Shoulder Pain – Syracuse
The normally functioning shoulder is a marvel of motion and integration of muscular activity. When a person considers the shoulder s/he usually thinks of it as a relatively simple joint comprising of the upper arm bone joining the shoulder socket; in reality, the structure is very complex. Many factors must be considered when evaluating the shoulder as a functioning unit.
The shoulder socket is a part of the scapula (shoulder blade). In the front, the scapula attaches to the breastbone via the collarbone. In the back, the scapula is held against the back chest wall by muscle; there is no direct joint attachment. As the arm goes through its range of motion, there is literally a symphony of muscular action taking place. As certain muscle contract to raise the arm, others relax at precisely the right time to allow freedom of motion and smoothness of movement. There are over 20 muscles directly or indirectly involved in shoulder action, making very complex integration of muscle activity necessary. The shoulder socket is very shallow, requiring excellent organization of the muscles to maintain proper movement.
Nearly all shoulder problems correlate to some degree with proper muscle activity. Because of the very important role played by muscles in normal shoulder function, they should always be examined whenever there is a shoulder involvement. The muscle should be tested for strength and length, as well as for integration of activity with one another.
Muscle usually become weak or over strong from some type of injury. Specifically ligament, joint, or muscle damage is often observed after an injury; however, a muscular imbalance that results as a secondary problem of the injury may not be observed by the attending physician. If muscular imbalances not treated, a shoulder will continue to manifest symptoms long after the injury is healed. It also leaves and imbalance present for easy recurrence of problems or constant strain in the shoulder.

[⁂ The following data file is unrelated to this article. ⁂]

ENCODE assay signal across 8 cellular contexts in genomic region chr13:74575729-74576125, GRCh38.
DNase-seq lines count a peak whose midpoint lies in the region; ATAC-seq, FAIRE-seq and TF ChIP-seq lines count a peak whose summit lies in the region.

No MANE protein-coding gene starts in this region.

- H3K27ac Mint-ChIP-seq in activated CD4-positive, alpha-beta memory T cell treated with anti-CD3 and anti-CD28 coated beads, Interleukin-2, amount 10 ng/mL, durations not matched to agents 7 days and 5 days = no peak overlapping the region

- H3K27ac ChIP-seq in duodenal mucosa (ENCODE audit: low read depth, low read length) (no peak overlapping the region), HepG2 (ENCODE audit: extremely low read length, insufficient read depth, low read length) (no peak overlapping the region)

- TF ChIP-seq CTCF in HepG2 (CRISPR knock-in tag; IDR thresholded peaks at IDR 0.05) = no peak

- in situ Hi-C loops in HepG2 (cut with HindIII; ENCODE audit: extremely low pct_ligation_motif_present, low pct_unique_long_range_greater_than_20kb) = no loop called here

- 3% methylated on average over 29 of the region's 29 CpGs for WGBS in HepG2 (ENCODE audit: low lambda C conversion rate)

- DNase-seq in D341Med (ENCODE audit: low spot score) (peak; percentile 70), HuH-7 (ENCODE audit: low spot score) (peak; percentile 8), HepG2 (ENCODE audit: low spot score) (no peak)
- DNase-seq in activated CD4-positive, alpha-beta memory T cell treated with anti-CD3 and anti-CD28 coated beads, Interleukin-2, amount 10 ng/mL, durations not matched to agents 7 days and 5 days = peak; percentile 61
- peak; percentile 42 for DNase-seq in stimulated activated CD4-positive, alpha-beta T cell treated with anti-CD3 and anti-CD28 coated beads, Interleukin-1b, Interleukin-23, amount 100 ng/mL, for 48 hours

Common Shoulder Problems
Slipped Bicipital Tendon
Attendant is a fibrous band that attaches a muscle to bone. The biceps muscle – the large muscle on the front of your arm – attaches by way of attendant to the scapula. This tendon lies in the groove; it can slip out of that groove as a result of injury that usually occurs because of a sudden jar while the biceps Biceps Brachii muscle is contracted. A typical example is a workman carrying one end of a plank when his helper accidentally drops the other end, causing a severe jarring to his arm. Usually, treatment for this problem consists of replacing the tendon in the groove and then immobilizing the shoulders to aid in the healing process.
The joint between the collarbone in the shoulder blade is often injured, especially in athletic endeavors. This injury is frequently treated with manipulation of the join, designed to avoid any strain to the already injured ligaments. Sometimes and mobilization is needed after treatment; if the ligament injury is extremely severe, surgery may be indicated.
Traumas of the shoulder often causes ligament injury. Ligaments are the fibrous bands holding bone to bone; they are components of almost all joints. Here again, immobilization is often needed for healing to take place. Whenever ligaments, tendons, or bones are injured, specific nutritional supplementation to aid the healing process may be indicated.